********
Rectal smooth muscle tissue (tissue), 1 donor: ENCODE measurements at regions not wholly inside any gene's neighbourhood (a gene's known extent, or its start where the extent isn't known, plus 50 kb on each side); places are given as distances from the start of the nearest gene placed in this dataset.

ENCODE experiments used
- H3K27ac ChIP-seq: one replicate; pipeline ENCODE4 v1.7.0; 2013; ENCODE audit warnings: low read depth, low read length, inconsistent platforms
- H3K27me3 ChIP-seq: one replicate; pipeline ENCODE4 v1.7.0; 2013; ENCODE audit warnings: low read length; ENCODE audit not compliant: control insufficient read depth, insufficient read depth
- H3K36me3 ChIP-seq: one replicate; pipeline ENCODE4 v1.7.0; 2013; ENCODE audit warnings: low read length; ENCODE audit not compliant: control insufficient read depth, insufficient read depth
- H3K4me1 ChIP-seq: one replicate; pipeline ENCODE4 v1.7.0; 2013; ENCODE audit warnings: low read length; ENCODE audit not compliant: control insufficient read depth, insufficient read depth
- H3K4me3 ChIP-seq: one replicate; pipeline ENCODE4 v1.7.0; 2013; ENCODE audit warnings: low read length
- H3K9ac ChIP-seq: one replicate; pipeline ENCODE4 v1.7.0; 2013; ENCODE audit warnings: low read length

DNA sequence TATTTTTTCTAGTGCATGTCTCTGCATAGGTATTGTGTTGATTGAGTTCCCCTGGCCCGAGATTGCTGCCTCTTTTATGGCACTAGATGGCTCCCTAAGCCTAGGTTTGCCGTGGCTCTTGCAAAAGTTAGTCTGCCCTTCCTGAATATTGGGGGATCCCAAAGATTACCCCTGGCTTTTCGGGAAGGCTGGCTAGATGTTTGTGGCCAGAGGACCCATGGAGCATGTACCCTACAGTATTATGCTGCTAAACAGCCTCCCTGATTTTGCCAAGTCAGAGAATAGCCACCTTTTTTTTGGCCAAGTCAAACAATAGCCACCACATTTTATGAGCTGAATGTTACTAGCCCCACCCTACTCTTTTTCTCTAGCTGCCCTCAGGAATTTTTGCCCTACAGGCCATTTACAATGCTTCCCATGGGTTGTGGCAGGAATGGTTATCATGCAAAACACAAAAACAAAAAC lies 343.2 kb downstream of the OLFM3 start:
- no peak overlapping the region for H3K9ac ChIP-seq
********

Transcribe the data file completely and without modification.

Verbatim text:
Rectal smooth muscle tissue (tissue), 1 donor: ENCODE measurements at regions not wholly inside any gene's neighbourhood (a gene's known extent, or its start where the extent isn't known, plus 50 kb on each side); places are given as distances from the start of the nearest gene placed in this dataset.

ENCODE experiments used
- H3K27ac ChIP-seq: one replicate; pipeline ENCODE4 v1.7.0; 2013; ENCODE audit warnings: low read depth, low read length, inconsistent platforms
- H3K27me3 ChIP-seq: one replicate; pipeline ENCODE4 v1.7.0; 2013; ENCODE audit warnings: low read length; ENCODE audit not compliant: control insufficient read depth, insufficient read depth
- H3K36me3 ChIP-seq: one replicate; pipeline ENCODE4 v1.7.0; 2013; ENCODE audit warnings: low read length; ENCODE audit not compliant: control insufficient read depth, insufficient read depth
- H3K4me1 ChIP-seq: one replicate; pipeline ENCODE4 v1.7.0; 2013; ENCODE audit warnings: low read length; ENCODE audit not compliant: control insufficient read depth, insufficient read depth
- H3K4me3 ChIP-seq: one replicate; pipeline ENCODE4 v1.7.0; 2013; ENCODE audit warnings: low read length
- H3K9ac ChIP-seq: one replicate; pipeline ENCODE4 v1.7.0; 2013; ENCODE audit warnings: low read length

DNA sequence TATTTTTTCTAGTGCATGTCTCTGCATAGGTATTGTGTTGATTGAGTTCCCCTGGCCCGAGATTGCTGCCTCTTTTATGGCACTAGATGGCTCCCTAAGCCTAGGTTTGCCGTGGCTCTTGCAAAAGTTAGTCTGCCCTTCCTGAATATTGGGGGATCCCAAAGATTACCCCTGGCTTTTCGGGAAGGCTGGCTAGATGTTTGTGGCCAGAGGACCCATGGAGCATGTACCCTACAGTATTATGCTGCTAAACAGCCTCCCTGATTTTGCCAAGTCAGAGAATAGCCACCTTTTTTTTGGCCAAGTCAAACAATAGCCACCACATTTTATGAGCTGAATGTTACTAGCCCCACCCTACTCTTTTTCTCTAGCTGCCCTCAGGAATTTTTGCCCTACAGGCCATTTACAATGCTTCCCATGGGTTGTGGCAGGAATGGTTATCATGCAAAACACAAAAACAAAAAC lies 343.2 kb downstream of the OLFM3 start:
- no peak overlapping the region for H3K9ac ChIP-seq